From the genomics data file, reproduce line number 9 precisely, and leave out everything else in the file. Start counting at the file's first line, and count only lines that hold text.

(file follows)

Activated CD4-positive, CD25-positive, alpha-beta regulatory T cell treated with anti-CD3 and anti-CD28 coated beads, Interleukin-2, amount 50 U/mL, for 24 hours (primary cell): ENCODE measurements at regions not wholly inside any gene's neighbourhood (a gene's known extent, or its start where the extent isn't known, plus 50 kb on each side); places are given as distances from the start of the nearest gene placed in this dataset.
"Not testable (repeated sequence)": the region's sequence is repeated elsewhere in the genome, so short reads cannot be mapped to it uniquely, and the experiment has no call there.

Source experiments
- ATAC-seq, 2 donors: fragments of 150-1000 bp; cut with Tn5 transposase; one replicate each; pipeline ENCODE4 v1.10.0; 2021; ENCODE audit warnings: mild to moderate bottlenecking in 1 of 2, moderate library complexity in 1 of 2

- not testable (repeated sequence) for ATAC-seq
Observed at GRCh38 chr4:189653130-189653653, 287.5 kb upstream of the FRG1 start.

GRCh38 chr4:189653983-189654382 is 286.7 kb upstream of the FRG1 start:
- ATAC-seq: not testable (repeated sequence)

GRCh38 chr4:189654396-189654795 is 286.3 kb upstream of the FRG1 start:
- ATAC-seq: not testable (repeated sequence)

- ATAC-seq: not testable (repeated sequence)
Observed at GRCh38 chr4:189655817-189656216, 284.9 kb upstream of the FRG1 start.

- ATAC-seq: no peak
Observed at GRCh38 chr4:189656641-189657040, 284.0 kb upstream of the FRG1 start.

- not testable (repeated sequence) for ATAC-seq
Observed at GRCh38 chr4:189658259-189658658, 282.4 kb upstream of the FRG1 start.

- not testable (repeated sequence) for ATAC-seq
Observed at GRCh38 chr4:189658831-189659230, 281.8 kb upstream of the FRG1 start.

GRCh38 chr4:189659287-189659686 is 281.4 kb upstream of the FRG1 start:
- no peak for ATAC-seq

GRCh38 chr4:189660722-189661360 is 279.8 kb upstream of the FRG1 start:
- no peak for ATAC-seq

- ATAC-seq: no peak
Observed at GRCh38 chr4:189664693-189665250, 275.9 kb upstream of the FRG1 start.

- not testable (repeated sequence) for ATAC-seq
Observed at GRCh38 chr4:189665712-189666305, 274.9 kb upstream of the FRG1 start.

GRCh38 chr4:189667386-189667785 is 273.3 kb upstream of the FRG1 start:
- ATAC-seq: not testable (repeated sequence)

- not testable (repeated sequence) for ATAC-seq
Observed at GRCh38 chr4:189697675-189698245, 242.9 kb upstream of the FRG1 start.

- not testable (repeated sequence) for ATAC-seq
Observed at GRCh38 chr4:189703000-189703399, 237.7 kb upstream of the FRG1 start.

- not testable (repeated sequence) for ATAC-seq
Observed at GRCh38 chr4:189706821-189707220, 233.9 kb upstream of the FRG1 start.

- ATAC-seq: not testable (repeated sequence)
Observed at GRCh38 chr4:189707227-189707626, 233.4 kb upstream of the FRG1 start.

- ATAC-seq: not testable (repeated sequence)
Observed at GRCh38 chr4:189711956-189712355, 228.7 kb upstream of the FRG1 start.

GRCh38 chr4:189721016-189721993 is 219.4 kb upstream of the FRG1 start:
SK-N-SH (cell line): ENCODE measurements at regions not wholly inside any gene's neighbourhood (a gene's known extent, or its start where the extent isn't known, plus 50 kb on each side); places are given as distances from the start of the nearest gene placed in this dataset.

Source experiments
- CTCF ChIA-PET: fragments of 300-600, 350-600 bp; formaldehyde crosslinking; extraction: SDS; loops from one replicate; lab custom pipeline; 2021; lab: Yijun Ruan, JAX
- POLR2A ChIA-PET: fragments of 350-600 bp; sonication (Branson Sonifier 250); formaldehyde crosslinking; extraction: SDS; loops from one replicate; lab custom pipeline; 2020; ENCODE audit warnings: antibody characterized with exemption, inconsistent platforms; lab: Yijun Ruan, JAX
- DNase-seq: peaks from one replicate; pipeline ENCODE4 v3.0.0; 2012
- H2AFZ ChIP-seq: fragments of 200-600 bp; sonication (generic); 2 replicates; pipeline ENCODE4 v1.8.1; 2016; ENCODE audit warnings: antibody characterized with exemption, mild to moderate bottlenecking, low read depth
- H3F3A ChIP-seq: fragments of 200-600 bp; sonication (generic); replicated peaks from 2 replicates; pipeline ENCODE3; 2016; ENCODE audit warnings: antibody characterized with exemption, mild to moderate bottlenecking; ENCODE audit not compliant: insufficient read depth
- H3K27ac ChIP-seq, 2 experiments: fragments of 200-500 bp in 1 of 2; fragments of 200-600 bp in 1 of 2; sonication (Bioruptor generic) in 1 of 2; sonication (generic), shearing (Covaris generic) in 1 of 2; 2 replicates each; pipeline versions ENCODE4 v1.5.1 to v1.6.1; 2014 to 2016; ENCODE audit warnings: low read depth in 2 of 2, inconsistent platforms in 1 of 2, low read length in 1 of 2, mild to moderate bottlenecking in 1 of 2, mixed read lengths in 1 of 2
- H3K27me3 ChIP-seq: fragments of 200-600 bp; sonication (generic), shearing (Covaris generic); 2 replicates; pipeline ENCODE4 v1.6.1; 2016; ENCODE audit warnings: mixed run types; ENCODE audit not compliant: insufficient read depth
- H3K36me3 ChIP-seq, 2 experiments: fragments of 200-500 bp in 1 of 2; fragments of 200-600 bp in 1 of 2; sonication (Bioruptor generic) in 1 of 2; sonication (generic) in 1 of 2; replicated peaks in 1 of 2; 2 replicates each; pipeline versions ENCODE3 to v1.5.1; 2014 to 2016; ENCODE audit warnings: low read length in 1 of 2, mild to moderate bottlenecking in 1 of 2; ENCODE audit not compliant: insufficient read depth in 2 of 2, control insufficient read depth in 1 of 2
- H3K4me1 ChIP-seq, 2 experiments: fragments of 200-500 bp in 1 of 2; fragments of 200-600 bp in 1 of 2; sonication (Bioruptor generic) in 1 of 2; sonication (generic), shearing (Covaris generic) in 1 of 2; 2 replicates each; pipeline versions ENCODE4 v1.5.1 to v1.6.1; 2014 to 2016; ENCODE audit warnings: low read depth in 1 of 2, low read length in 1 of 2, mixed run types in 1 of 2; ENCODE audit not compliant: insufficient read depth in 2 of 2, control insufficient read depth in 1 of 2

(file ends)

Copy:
GRCh38 chr4:189654396-189654795 is 286.3 kb upstream of the FRG1 start: